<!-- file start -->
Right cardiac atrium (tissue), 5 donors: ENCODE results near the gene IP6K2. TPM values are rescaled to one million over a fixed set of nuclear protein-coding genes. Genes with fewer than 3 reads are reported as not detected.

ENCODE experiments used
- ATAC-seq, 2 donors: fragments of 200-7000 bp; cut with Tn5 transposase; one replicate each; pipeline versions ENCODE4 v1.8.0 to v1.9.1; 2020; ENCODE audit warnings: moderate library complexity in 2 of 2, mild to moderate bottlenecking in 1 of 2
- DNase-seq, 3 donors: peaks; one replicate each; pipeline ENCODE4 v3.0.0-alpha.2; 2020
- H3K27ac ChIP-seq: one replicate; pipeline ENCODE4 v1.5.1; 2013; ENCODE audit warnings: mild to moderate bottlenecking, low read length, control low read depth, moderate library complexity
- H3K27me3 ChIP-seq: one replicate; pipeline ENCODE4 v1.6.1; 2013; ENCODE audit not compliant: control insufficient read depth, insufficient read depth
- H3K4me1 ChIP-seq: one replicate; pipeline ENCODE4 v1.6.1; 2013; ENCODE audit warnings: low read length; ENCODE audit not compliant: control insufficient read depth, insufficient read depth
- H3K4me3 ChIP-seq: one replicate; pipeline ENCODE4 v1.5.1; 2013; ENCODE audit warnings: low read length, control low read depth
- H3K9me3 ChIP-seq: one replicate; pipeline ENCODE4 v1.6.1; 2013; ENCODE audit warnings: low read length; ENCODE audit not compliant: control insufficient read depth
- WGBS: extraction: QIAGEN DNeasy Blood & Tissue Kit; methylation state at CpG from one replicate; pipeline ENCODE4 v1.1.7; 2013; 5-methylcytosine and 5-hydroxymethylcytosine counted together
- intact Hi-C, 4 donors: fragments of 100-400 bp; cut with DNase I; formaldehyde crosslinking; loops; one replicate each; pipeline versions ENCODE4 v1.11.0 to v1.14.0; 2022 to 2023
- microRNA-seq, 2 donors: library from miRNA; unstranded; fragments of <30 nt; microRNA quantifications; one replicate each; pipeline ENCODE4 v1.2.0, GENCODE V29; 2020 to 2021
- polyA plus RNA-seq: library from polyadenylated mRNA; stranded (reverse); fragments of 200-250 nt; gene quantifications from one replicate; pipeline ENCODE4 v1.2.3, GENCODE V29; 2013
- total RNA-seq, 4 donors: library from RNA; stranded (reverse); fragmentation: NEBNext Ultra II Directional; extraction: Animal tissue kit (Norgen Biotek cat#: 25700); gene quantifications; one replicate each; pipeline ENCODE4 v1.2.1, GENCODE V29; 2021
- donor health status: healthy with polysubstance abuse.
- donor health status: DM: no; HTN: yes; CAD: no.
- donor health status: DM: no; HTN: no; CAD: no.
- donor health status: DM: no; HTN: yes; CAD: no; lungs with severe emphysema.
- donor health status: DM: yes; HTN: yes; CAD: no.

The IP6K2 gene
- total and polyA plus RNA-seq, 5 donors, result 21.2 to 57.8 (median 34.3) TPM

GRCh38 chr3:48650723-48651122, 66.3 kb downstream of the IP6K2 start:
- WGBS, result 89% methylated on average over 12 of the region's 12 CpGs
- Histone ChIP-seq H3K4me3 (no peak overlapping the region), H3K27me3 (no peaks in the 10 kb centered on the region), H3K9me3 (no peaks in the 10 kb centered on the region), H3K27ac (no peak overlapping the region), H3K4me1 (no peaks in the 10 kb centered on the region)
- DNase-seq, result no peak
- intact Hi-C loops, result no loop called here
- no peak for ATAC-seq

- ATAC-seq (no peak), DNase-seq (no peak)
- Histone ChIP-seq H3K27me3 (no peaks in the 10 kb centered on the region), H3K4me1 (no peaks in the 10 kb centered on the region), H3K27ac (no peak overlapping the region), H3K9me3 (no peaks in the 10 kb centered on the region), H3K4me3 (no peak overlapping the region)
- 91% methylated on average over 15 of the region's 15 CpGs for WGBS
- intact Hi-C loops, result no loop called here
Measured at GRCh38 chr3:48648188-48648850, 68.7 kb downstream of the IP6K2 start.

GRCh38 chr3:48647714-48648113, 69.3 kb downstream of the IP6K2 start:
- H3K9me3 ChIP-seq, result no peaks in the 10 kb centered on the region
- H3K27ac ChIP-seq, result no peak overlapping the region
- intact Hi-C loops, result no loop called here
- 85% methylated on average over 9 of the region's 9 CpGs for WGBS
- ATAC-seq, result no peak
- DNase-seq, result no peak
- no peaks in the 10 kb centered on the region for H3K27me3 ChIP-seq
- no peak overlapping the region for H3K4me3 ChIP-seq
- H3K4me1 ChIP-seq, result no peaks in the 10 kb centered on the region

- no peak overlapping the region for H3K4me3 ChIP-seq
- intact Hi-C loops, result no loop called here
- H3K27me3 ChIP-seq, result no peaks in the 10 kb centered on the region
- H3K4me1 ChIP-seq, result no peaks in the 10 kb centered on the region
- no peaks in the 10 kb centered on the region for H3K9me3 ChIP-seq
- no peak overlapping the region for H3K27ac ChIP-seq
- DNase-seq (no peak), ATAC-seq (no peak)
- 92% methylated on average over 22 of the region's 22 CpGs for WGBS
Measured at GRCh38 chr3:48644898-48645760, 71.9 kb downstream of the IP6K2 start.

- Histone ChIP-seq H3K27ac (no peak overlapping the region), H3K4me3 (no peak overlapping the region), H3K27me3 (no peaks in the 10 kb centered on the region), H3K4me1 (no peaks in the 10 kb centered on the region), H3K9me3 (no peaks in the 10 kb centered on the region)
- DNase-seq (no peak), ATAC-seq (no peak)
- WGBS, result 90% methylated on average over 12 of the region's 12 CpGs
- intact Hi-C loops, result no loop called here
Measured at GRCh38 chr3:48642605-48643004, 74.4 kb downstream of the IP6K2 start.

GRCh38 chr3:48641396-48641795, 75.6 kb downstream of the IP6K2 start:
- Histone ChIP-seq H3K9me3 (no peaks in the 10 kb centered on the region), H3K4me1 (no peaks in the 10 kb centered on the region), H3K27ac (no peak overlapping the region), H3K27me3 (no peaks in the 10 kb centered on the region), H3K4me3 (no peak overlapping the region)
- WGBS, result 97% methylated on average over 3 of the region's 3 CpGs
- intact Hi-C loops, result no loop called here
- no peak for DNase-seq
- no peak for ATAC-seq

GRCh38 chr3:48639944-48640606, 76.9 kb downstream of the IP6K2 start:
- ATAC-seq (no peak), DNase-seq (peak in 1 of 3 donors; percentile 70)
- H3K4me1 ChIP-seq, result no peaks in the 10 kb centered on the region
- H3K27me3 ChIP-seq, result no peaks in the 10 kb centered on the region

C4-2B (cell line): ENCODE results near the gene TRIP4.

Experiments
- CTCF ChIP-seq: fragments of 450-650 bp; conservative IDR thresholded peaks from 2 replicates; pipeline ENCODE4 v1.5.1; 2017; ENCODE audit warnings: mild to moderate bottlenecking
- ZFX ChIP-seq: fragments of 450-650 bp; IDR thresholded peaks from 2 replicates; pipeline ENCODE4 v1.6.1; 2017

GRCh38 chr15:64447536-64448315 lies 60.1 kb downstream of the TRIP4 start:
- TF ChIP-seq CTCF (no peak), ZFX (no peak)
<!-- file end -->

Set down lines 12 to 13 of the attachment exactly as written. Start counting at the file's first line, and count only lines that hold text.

- microRNA-seq, 2 donors: library from miRNA; unstranded; fragments of <30 nt; microRNA quantifications; one replicate each; pipeline ENCODE4 v1.2.0, GENCODE V29; 2020 to 2021
- polyA plus RNA-seq: library from polyadenylated mRNA; stranded (reverse); fragments of 200-250 nt; gene quantifications from one replicate; pipeline ENCODE4 v1.2.3, GENCODE V29; 2013